Cassava Flour GF Lasagna sheets

Cassava Flour GF Lasagna sheets

This gluten-free pasta recipe makes perfect fresh lasagna sheets or hand-cut pasta. You can also roll the dough thicker for fresh noodles that are fabulous in chicken soup or braised beef noodles 


  • 185g Three Spades Cassava Flour plus more for rolling, or adding if the dough is too wet
  • 1 teaspoon Xanthan Gum 
  • 1 pinch ground nutmeg freshly grated, if you can
  • ¾ teaspoon fine sea salt
  • 2 large eggs
  • 2 egg yolks from large eggs (if I'm making lasagna, I add the remaining whites to my cheese filling mixture)
  • 1 to 2 tablespoons extra virgin olive oil 
  • 1 to 2 tablespoons water


Making the dough in the food processor.

  1. Add the flour, xanthan, nutmeg, and salt in the bowl of the food processor and pulse 2-3 times to combine.
  2. Whisk together eggs, egg yolks, 1 tablespoon of the olive oil and 1 tablespoon of the water. Add the liquid to the flours.
  3. Pulse 8 -10 times, then look at the dough. If the dough has formed crumbs that look like small dry cheese curds (like baby peas), you’re done.
    If they are a little too dry or too small, add the remaining tablespoon of olive oil, then pulse 2-3 times and take another look. If it's still dry, add another tablespoon of water, if necessary (I've rarely had to do this).
    If the dough looks a bit too wet, add 2 tablespoons of flour and pulse 2-3 times. Then add 1 tablespoon at a time until you reach the right consistency.
  4. Turn out onto a dry, clean surface and shape into a ball.

Making the dough by hand.

  1. Add the flour, xanthan, nutmeg, and salt in a bowl. Whisk them together for a few moments to combine and aerate the flours.
  2. Pile the flours into a small mound on a clean, dry surface and make a well in the center - I use a large cutting board.
  3. Whisk the eggs, egg yolks, 1 tablespoon of the olive oil and 1 tablespoon of the water. Pour the liquid into the well in the center of the flour.
  4. Using a fork, rubber spatula, or your fingers, stir the liquids gently, bringing in a bit of flour from the outside walls with each turn. When most of the egg mixture is blended with the flour, bring the rest of the flour into the middle with your hands. If it feels too dry — flour flaking off the ball of dough — add the remaining olive oil, then water. If the dough feels too wet — if it squelches when it touches the board — add another tablespoon of flour.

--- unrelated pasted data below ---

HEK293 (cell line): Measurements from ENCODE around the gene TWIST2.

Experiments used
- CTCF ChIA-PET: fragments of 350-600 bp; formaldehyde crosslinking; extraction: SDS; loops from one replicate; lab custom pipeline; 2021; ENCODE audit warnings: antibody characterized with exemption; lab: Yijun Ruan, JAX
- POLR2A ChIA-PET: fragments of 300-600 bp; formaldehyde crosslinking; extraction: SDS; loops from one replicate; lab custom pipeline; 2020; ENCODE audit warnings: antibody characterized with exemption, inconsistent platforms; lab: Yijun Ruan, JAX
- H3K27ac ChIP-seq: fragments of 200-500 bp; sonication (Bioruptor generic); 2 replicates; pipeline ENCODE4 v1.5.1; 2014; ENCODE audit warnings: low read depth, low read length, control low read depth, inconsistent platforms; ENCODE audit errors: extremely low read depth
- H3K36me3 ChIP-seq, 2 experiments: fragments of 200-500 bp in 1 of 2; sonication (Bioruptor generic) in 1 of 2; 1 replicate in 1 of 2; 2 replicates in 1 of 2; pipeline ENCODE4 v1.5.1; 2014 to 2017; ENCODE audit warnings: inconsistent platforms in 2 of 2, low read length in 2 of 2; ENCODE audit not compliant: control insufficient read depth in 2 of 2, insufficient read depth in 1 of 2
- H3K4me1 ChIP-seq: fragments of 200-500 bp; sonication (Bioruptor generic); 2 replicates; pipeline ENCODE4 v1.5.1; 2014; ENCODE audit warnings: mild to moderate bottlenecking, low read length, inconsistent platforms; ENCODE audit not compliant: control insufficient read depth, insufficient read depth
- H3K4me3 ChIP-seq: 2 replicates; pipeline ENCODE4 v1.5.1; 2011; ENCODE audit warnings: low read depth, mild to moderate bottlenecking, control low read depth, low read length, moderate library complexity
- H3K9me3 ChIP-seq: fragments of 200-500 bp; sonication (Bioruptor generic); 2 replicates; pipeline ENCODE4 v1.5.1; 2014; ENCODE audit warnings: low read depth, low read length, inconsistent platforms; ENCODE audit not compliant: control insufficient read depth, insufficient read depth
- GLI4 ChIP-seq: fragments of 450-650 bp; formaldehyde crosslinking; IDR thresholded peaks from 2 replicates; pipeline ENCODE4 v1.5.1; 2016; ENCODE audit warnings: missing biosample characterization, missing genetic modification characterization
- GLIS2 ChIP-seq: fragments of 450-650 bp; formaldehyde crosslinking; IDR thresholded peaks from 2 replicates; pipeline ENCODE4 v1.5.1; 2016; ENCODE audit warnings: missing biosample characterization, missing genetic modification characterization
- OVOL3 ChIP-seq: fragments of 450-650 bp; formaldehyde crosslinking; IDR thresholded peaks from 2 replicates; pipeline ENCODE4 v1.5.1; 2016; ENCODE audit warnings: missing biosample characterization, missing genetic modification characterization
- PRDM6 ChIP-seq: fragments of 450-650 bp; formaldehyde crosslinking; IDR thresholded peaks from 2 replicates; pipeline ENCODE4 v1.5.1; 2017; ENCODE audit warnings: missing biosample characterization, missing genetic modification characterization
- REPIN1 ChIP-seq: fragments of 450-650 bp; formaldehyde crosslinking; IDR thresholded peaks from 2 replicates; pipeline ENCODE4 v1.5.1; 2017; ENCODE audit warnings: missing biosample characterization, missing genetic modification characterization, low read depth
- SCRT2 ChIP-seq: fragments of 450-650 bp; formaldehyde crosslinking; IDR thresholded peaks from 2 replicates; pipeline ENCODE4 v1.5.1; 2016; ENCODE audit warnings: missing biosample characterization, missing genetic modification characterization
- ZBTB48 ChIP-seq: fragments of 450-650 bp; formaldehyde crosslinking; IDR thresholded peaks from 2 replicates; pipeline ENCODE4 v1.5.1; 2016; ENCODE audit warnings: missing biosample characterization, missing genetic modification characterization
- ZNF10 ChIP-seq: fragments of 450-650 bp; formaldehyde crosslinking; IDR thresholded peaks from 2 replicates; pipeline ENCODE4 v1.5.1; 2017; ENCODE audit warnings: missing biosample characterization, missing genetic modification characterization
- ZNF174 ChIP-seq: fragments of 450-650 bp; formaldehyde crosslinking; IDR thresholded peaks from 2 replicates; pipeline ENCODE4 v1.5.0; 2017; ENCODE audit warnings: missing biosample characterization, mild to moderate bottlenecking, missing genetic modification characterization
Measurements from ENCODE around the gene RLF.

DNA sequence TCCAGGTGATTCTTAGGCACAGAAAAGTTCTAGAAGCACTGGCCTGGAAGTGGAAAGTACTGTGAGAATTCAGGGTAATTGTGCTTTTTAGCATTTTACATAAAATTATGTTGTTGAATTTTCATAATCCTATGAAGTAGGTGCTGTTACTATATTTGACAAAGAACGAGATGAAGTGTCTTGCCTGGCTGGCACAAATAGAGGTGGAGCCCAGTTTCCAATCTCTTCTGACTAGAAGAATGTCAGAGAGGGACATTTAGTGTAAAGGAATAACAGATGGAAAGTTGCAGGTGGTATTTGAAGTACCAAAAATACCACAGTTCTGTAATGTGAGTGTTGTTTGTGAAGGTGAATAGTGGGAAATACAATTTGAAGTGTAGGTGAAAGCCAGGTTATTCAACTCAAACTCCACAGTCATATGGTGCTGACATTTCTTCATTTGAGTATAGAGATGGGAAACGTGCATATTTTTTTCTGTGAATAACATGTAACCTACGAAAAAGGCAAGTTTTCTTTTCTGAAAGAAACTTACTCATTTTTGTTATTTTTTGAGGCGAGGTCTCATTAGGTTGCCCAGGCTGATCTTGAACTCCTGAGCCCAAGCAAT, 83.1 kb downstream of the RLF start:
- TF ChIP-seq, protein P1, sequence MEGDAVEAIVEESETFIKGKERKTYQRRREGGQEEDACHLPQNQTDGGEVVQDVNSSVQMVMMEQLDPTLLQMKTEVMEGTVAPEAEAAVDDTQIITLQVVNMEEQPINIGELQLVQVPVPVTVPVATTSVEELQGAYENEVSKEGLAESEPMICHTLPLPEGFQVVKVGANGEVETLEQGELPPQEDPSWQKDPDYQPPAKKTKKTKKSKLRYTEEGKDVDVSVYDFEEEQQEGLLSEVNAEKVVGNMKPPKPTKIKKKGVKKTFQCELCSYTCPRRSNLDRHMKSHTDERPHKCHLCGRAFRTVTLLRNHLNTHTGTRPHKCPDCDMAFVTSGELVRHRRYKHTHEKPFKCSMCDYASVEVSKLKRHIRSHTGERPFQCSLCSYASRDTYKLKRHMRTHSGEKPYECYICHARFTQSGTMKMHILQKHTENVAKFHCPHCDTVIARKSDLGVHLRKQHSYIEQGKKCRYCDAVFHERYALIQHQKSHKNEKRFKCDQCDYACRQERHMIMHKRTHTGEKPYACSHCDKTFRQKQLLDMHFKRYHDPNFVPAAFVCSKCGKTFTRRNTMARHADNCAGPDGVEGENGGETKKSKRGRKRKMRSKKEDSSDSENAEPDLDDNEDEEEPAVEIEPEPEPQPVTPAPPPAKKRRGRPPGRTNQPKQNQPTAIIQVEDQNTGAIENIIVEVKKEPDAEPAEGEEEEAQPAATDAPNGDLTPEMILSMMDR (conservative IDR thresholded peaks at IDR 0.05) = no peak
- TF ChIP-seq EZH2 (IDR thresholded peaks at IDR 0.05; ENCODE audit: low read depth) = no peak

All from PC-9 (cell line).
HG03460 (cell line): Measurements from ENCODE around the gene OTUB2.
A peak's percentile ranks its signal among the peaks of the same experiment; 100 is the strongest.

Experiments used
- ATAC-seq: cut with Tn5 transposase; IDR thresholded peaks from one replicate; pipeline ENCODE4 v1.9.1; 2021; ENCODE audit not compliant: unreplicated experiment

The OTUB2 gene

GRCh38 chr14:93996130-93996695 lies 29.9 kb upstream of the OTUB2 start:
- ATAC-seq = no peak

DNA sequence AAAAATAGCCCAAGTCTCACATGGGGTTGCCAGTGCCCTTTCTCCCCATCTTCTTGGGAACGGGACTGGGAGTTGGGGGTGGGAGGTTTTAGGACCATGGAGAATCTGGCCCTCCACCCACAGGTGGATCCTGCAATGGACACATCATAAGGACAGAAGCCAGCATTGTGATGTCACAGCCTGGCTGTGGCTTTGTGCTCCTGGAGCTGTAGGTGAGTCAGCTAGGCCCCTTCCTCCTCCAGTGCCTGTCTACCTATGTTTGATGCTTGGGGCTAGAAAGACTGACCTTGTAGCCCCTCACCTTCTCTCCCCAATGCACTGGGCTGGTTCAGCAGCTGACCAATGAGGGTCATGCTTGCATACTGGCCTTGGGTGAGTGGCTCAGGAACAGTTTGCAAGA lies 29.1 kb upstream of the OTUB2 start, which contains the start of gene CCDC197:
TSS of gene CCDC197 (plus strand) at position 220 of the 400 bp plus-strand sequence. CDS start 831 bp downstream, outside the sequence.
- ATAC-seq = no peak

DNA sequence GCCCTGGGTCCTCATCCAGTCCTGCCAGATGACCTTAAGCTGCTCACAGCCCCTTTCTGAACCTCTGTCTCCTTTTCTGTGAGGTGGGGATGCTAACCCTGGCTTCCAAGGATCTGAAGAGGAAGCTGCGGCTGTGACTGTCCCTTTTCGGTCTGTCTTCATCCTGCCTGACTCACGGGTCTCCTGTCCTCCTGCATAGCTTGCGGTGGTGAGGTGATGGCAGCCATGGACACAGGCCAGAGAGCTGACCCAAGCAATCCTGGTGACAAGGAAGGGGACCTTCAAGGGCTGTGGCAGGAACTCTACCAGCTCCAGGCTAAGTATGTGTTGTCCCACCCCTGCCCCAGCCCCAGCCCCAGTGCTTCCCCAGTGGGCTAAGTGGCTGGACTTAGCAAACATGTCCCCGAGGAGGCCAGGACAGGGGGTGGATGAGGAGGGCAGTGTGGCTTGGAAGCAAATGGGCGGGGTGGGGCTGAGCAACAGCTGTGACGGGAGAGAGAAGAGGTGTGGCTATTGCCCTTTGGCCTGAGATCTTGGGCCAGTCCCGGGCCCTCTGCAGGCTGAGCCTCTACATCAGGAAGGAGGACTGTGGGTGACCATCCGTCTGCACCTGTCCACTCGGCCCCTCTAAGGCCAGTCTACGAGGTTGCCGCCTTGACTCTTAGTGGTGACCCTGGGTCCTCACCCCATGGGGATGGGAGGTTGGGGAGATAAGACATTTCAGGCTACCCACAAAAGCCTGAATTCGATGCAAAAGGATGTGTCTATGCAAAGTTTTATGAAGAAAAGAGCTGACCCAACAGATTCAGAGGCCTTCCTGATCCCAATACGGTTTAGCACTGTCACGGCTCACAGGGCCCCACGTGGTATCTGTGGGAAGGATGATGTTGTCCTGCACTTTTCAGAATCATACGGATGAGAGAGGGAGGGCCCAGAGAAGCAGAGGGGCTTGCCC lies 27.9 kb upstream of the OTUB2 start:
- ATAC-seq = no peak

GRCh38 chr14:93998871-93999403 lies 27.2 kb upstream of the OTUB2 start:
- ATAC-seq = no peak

5. Take a few moments to knead the dough, gently. Push forward on the ball of dough with your hand, then fold the ball back on itself toward you. Rotate the dough and repeat until the dough feels supple and smooth.

Next Steps:

  1. Once you have your ball of dough, wrap it up completely in plastic wrap. Let it sit for 30-45 minutes at room temperature. When I'm making lasagna, this is when I grease my pan, preheat the oven and mix up my filling.
  2. Start a large pot of salted water on high heat on the stove to cook the fresh pasta. Cover the pot so the water is ready when you are.
  3. Spread a little flour on your favorite work surface. Cut the rested ball of pasta dough into two equal pieces. Shake a bit of flour over the top of the dough. Working gently, roll out the dough, backwards and forwards, side to side, until it is thin but not transparent.
  4. Using a sharp knife, cut the pasta into noodles of your desired size. Move the noodles onto a plate or seperate board. For lasagna, I cut the noodles half the width and length of the pan I'm using, which makes them easier to cook and arrange.
  5. Allow the pasta to rest at least 10 minutes after it's cut. Letting it rest while you're rolling and cutting the rest of the dough is fine - I usually just cook the pasta in the order I've rolled and cut it in.
  6. You're ready to cook the pasta! When the water is boiling, gently nudge your noodles into the water and cook until they are soft but still have a bit of a bite, about 2 to 3 minutes. (Don’t overcrowd the pan. You might have to cook this in 2 batches.)
    Drain immediately, reserving a bit of the cooking water for any sauce you might be making for hand-cut noodles. For lasagna, I drain the pasta on a baking rack laid over a cookie sheet so I can keep the noodles flat.

*To roll the pasta with a pasta machine:

  • If you have a pasta machine, roll out the ball of dough to an oval about 8cm x 8cm . Then, put the pasta through the rollers, starting at the first setting, then moving up until the dough is as thin as you desire and not breaking. Continue with the cooking steps above.


Serves 4 for hand-cut pasta. Make two batches to fill 1 23-cm x 33-cm or standard lasagna pan, or one batch for an 20-cm x 20-cm pan.
Adapted from
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